In continuing the words of wisdom from my mother that I started last week, I am reminded of her wise, sage advice and of her absolutely nonsensical, no-explanation-available comments.
A favorite of the latter among my friends was: “I’m cold. Put your sweater on.”
It seems that my mom equated her own personal thermometer with a universal state of coldness or hotness. If she was cold, we bundled up, even if we weren’t particularly chilly. Friends would bring sweaters to the house with them to avoid a “borrow this one” cover-up being thrust on them. If Frances was cold, everybody put on a sweater!
Here are the 10 additional momisms I promised last week, some funny and some teachable moments:
1. Go ahead and run away from home, but don’t cross the street, and be home by dinner.
2. You can’t live in the past. Sometimes, that’s good news. Sometimes, you just wish you could go back. Doesn’t matter, because the past is past. Move on.
3. If you would spend less time trying to prove you are right and more time listening to what the other person is saying, you would be a whole lot smarter.
4. When something goes wrong, there is always plenty of fault to go around. Take your share, but don’t take any more than that.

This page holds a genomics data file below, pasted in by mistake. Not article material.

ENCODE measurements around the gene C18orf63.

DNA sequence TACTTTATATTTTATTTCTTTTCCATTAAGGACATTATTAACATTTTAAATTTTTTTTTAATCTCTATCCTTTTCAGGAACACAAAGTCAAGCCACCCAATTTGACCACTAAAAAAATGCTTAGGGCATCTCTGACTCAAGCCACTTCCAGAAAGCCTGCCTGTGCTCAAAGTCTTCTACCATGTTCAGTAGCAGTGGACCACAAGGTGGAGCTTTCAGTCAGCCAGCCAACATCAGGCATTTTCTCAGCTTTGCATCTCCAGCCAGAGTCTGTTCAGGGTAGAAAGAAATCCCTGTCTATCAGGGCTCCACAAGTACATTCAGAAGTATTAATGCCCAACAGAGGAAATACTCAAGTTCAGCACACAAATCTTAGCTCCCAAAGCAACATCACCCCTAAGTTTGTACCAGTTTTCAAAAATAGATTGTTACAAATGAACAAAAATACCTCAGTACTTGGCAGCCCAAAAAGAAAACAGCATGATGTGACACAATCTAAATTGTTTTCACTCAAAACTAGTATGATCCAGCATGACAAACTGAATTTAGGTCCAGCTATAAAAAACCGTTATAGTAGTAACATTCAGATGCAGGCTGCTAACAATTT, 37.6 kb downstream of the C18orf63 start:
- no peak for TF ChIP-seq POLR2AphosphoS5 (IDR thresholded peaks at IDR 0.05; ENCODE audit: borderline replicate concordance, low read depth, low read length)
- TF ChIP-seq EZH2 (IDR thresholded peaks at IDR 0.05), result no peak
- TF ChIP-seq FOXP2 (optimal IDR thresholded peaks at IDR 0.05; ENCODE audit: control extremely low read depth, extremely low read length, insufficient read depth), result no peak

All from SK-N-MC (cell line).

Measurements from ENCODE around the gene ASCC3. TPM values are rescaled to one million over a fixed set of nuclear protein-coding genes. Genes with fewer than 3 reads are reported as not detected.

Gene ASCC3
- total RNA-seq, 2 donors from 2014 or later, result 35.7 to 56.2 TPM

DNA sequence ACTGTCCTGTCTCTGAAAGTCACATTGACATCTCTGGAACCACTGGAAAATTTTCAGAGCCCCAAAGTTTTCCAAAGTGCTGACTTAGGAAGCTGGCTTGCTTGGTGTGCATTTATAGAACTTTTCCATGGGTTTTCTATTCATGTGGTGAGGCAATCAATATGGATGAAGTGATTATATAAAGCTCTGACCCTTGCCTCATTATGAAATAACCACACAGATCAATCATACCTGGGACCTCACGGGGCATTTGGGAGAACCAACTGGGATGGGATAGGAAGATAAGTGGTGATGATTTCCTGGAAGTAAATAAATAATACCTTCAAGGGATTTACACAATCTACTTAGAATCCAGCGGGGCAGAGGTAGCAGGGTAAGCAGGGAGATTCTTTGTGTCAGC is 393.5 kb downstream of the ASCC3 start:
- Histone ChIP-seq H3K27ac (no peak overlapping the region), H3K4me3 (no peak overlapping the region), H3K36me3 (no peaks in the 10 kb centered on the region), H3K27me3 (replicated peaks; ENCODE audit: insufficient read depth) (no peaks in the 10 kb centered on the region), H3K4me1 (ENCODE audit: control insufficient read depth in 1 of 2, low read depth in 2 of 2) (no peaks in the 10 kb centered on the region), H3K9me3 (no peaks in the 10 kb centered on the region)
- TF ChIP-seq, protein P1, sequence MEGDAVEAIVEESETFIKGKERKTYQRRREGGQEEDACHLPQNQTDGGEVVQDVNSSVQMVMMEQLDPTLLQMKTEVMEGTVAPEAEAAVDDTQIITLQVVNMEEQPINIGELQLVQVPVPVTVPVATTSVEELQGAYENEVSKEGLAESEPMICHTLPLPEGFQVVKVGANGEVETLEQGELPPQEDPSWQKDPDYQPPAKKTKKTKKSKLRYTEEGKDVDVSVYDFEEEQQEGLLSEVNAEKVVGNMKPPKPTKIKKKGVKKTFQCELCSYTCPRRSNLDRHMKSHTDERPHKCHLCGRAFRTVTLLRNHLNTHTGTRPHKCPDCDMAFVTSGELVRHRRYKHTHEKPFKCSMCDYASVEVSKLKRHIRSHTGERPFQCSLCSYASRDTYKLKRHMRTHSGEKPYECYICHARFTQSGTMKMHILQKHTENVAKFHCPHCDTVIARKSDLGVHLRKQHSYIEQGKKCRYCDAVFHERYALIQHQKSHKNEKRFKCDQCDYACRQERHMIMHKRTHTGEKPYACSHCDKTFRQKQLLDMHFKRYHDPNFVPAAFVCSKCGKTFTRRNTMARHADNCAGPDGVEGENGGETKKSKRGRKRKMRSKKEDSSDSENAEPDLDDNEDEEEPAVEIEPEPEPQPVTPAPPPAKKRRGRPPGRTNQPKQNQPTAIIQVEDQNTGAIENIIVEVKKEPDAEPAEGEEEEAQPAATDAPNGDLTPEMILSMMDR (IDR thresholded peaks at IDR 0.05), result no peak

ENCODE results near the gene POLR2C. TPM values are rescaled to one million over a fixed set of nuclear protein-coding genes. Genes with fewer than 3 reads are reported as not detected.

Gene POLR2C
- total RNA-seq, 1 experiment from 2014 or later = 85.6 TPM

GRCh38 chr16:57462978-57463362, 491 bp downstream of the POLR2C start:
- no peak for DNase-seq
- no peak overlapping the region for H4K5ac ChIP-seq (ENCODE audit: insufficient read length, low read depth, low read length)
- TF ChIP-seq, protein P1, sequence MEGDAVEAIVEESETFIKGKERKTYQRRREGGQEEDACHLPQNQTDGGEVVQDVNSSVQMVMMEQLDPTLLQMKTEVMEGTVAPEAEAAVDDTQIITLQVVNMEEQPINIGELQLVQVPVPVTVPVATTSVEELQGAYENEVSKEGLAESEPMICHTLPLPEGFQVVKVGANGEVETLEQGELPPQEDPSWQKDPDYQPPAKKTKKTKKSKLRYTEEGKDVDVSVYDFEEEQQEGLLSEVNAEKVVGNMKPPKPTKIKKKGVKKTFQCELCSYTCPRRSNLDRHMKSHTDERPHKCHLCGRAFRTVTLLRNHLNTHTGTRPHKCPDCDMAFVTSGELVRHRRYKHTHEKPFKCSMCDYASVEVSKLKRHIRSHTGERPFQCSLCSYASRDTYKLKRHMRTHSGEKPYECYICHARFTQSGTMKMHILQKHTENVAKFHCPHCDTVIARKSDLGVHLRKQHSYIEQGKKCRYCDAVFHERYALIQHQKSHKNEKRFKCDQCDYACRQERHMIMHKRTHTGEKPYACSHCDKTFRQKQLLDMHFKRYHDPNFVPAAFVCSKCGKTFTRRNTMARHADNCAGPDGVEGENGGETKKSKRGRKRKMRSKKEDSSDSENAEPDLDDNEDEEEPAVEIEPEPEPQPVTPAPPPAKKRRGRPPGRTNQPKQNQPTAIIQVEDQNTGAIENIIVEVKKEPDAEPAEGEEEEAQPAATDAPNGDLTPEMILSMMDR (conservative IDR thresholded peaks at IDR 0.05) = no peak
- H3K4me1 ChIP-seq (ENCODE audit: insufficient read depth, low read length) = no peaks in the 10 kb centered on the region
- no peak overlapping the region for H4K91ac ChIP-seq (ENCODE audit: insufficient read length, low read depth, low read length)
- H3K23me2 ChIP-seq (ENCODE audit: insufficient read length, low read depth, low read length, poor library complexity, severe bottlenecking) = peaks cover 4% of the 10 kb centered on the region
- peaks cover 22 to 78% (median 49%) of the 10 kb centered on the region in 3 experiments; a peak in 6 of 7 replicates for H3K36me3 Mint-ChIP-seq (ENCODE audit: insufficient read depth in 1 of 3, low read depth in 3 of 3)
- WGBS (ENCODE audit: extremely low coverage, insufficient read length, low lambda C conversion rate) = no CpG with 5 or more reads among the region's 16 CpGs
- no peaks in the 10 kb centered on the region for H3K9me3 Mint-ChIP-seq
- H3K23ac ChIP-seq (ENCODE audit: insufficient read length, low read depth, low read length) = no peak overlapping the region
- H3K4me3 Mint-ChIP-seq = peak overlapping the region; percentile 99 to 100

5. True friends are worth their weight in gold. Treat them like the valuable treasure they are, and you will always be loved.
6. Be careful who you listen to. Not everyone has your best interest at heart.
7. You can change your hair. You can change your style. You can make yourself look completely different from what I am used to. But I will always know you better than anyone because I know your heart.
8. When it comes to taking care of family, of the people you love, there is no sacrifice too great.
9. Family is the ace of trumps. No matter what cards are on the table, family trumps them all.
10. Do what’s right, not what’s convenient. There are always 100 reasons to do what you want to do. None of them matter. Do what’s right because it’s right.
The last one was drilled into my head in so many different situations, and it remains a measuring stick I try to use when making a decision. The good thing about this mantra is that I saved a lot of time trying to think of creative excuses for not doing something. With my mother, the reasons didn’t matter if doing whatever “it” was constituted the “right thing to do.”
My only argument was to question how I would always “know what’s right.” Her belief was perhaps a little conceited: “I raised you to know the right thing to do. You will always know if you listen to your heart.”
It’s such a simple message.